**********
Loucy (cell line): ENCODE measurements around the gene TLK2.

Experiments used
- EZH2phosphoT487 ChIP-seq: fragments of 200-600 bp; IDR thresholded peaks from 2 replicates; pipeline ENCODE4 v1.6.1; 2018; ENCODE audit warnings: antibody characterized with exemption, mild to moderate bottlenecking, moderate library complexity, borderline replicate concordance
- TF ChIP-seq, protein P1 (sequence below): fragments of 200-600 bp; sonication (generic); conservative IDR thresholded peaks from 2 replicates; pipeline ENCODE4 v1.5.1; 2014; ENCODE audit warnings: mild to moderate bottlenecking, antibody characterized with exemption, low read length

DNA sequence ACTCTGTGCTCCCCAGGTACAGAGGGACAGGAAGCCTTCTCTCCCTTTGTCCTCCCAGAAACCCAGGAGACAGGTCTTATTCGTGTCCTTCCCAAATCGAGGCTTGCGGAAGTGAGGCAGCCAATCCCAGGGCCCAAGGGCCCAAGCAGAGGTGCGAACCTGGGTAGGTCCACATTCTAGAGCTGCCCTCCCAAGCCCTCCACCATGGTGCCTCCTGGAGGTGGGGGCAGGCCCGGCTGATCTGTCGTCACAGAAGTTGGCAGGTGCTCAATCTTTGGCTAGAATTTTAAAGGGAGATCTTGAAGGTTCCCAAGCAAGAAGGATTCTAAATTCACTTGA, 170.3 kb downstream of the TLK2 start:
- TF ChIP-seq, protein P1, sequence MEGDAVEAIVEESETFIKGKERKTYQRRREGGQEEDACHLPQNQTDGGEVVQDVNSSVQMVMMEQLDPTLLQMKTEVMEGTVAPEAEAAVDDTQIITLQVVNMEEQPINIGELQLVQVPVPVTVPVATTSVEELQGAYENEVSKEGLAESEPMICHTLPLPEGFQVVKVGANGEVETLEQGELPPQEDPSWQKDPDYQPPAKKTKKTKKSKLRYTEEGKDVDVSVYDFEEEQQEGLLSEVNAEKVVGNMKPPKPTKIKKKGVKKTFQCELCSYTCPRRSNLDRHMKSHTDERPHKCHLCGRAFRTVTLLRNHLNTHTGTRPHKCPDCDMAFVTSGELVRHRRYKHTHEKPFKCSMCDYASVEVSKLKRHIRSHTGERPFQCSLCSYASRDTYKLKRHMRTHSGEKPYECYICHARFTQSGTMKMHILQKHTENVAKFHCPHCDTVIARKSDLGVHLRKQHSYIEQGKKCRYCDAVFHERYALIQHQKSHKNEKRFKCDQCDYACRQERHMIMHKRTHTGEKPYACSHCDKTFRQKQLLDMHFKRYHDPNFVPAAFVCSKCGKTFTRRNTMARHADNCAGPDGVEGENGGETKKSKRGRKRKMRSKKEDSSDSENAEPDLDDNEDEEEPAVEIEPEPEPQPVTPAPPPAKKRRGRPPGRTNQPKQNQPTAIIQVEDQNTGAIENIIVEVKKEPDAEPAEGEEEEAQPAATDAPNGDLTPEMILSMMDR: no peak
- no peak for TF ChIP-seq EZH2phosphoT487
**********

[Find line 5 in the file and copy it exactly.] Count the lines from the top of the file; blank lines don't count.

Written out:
DNA sequence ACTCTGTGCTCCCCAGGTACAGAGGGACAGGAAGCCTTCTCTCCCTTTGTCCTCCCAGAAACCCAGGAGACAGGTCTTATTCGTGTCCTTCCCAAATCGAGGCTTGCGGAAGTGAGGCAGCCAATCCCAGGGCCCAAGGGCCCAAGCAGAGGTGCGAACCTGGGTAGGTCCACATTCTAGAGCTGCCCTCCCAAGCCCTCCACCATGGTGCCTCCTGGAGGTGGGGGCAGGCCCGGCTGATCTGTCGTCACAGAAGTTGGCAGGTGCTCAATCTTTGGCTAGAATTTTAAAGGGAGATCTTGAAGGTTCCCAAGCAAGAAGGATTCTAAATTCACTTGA, 170.3 kb downstream of the TLK2 start: